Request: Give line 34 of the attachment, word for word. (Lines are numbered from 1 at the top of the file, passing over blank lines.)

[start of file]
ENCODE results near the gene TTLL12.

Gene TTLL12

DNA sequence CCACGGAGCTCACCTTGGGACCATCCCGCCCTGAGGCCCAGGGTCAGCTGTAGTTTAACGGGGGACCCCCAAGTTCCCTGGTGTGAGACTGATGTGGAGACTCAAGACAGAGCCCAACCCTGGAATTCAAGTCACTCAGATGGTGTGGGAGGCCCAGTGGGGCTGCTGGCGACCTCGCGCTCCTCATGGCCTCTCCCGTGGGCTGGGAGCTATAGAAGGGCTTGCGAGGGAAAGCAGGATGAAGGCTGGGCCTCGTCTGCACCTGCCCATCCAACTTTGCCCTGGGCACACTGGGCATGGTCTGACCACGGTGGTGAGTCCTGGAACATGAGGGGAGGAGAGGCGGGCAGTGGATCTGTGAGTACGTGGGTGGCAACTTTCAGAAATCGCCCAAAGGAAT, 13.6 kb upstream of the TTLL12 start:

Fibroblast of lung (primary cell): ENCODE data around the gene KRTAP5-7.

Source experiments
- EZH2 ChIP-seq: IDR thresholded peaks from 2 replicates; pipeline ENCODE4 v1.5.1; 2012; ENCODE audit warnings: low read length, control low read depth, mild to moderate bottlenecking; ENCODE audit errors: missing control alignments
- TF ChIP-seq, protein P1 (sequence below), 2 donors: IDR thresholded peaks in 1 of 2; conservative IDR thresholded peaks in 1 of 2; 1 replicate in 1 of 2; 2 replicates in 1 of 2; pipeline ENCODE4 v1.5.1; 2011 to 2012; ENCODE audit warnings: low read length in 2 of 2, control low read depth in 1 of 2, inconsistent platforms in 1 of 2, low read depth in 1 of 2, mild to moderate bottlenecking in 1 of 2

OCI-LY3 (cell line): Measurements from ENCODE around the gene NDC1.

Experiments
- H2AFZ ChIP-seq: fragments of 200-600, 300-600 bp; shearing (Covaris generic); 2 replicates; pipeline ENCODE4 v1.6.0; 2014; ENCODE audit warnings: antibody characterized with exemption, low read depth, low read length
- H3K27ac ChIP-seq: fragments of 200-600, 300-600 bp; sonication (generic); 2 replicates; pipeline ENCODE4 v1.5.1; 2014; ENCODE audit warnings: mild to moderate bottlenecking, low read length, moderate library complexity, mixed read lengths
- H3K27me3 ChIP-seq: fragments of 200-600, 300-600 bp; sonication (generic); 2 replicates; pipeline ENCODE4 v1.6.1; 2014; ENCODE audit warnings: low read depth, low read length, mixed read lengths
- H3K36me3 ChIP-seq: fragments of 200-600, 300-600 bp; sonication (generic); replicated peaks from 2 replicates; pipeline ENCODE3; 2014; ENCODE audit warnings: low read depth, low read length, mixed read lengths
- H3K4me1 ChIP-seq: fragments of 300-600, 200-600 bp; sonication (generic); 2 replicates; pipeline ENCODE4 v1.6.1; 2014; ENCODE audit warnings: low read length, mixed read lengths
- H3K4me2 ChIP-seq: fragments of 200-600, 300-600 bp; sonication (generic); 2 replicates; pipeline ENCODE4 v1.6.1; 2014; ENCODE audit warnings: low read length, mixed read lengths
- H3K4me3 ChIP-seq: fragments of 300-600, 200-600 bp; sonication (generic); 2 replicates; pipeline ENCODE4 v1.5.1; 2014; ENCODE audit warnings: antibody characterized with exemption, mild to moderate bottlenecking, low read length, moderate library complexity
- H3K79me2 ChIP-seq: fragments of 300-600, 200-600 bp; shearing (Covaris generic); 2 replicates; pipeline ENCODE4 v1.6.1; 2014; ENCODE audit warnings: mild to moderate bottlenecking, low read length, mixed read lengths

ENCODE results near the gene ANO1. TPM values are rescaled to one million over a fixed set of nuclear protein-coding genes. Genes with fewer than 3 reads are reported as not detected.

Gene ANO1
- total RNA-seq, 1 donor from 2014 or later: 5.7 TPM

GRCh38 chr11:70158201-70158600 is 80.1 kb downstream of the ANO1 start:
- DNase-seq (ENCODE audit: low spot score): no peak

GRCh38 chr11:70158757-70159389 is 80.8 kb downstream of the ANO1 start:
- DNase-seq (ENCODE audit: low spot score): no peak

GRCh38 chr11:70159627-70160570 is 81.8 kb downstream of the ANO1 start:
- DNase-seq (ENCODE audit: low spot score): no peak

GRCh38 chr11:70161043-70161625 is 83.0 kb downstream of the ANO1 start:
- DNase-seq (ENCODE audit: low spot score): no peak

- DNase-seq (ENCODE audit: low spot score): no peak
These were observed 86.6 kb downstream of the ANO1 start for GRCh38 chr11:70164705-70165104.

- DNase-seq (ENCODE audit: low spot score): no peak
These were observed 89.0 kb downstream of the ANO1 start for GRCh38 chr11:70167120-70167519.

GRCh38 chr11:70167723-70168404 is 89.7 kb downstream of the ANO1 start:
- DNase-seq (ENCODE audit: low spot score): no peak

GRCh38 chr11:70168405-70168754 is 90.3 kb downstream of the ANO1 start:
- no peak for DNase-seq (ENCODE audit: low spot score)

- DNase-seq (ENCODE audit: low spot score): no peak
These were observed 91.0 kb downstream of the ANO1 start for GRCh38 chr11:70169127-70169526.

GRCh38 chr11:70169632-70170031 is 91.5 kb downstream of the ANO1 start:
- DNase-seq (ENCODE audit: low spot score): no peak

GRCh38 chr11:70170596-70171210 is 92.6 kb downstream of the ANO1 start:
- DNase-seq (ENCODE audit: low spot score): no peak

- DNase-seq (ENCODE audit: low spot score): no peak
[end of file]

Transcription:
- DNase-seq (ENCODE audit: low spot score): no peak